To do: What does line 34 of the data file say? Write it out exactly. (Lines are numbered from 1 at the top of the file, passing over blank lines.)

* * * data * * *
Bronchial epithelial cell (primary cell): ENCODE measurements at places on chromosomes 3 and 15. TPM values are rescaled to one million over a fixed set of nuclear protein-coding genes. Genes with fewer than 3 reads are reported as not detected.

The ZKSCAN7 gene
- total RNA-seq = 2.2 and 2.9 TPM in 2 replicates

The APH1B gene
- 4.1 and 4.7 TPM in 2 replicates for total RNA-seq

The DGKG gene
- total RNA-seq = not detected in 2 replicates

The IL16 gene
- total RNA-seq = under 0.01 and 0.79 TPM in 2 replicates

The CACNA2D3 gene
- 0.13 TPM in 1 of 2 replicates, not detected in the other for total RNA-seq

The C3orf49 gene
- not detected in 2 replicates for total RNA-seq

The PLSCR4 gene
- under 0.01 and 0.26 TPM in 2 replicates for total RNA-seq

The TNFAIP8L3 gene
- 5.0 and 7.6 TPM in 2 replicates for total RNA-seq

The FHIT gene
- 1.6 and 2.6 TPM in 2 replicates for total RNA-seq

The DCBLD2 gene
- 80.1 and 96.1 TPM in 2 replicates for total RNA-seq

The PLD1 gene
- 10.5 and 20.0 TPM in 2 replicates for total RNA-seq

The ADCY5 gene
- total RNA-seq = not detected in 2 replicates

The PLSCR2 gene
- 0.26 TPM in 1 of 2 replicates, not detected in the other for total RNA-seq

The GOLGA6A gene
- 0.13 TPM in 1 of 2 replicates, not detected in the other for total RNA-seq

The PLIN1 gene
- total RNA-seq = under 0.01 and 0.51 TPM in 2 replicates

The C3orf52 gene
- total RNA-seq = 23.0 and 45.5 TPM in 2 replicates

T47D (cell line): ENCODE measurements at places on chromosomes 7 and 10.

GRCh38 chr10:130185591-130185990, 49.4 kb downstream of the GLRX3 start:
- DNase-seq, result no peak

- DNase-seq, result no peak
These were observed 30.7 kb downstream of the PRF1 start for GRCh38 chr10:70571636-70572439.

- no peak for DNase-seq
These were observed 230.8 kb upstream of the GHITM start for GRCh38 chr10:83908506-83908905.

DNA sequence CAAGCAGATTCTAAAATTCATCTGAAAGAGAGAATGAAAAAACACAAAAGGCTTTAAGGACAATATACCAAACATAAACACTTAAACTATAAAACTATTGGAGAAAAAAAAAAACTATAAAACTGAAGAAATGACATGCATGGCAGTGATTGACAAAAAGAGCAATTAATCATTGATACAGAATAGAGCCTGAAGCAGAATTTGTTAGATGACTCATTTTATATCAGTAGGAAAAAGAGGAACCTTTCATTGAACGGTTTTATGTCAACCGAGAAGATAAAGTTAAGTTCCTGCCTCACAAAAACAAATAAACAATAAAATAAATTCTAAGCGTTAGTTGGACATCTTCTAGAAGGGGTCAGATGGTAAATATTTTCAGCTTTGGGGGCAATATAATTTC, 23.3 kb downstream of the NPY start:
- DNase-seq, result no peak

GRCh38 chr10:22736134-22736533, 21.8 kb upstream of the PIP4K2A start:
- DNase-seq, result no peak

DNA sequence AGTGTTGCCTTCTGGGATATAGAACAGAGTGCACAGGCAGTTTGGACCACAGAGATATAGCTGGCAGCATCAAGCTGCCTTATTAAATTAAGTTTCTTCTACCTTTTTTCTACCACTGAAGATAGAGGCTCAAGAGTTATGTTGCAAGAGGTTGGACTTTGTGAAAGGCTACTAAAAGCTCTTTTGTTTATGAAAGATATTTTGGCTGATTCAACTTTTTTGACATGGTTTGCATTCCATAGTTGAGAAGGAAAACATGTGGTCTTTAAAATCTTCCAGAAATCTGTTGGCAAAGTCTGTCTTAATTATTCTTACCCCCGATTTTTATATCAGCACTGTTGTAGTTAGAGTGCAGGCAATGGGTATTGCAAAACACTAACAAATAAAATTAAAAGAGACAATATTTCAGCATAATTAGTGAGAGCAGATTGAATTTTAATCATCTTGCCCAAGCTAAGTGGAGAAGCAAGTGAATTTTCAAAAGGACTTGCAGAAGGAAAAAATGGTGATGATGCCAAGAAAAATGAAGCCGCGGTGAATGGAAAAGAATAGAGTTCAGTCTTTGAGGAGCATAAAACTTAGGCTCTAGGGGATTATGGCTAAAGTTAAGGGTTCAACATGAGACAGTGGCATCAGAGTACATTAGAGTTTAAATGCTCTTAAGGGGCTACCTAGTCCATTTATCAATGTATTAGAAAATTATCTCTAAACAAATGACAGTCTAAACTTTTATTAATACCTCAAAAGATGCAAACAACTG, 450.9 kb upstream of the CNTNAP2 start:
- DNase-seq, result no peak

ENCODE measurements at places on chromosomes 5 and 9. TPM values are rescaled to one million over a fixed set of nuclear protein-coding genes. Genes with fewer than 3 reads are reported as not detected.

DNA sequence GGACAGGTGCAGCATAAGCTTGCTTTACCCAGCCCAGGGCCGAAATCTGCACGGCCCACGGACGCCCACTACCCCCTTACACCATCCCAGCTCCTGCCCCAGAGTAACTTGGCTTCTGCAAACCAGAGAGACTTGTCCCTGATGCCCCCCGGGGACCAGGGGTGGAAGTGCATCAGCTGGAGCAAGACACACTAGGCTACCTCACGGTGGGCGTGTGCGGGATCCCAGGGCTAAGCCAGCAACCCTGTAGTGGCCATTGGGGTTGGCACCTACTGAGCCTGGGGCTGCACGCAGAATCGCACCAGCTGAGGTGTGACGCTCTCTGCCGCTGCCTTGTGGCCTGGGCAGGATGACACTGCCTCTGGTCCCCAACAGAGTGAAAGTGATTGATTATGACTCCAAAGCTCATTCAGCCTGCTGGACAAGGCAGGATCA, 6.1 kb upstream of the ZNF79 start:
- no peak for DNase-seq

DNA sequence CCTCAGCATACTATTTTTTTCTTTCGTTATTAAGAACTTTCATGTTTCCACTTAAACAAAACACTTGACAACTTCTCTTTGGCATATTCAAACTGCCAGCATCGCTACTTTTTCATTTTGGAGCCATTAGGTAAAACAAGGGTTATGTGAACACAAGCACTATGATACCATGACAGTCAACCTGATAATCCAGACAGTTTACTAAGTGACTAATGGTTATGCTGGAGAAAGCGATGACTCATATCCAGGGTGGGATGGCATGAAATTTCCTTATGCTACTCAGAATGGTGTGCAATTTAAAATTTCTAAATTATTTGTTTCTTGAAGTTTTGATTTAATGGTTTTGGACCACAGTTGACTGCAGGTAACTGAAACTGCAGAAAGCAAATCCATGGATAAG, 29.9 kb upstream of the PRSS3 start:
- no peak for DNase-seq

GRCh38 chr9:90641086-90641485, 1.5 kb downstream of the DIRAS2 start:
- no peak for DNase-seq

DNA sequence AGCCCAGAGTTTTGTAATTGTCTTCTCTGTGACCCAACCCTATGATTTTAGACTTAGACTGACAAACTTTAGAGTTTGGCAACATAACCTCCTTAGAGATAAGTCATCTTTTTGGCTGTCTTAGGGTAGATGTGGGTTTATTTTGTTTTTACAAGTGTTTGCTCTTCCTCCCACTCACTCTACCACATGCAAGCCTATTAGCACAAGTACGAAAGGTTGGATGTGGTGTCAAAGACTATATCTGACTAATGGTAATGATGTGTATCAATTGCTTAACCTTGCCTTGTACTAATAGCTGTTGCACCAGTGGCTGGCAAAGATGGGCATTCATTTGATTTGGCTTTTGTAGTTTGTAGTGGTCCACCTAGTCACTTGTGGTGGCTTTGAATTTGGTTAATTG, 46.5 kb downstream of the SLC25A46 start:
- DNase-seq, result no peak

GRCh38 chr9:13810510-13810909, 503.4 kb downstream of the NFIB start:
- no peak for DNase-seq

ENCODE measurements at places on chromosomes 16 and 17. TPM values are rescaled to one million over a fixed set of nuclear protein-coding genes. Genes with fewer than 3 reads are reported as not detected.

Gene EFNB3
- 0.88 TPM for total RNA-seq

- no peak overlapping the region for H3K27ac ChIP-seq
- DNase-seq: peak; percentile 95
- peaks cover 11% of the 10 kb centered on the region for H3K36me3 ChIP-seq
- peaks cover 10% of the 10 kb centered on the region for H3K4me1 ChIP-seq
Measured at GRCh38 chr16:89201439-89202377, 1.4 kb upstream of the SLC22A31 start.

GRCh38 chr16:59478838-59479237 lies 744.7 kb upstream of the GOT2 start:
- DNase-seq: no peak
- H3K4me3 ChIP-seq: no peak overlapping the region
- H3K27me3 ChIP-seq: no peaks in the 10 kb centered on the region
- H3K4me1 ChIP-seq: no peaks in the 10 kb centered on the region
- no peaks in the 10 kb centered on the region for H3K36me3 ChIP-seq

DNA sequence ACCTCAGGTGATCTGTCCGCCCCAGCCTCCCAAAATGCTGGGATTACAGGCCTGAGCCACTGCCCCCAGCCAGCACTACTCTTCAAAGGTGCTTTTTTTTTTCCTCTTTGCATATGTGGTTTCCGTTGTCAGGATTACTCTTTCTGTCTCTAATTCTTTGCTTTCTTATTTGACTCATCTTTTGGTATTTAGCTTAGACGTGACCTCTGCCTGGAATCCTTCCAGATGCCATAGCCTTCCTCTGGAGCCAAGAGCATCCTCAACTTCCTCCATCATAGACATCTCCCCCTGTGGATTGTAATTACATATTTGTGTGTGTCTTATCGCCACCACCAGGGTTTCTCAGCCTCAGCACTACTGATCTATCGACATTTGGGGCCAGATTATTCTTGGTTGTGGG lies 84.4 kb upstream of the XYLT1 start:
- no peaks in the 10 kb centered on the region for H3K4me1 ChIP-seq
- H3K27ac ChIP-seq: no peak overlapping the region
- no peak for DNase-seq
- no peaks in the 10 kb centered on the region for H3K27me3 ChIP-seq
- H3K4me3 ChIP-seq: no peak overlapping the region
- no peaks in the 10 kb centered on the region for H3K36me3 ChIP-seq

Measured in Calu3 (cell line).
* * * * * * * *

T47D (cell line): ENCODE measurements at places on chromosomes 7 and 10.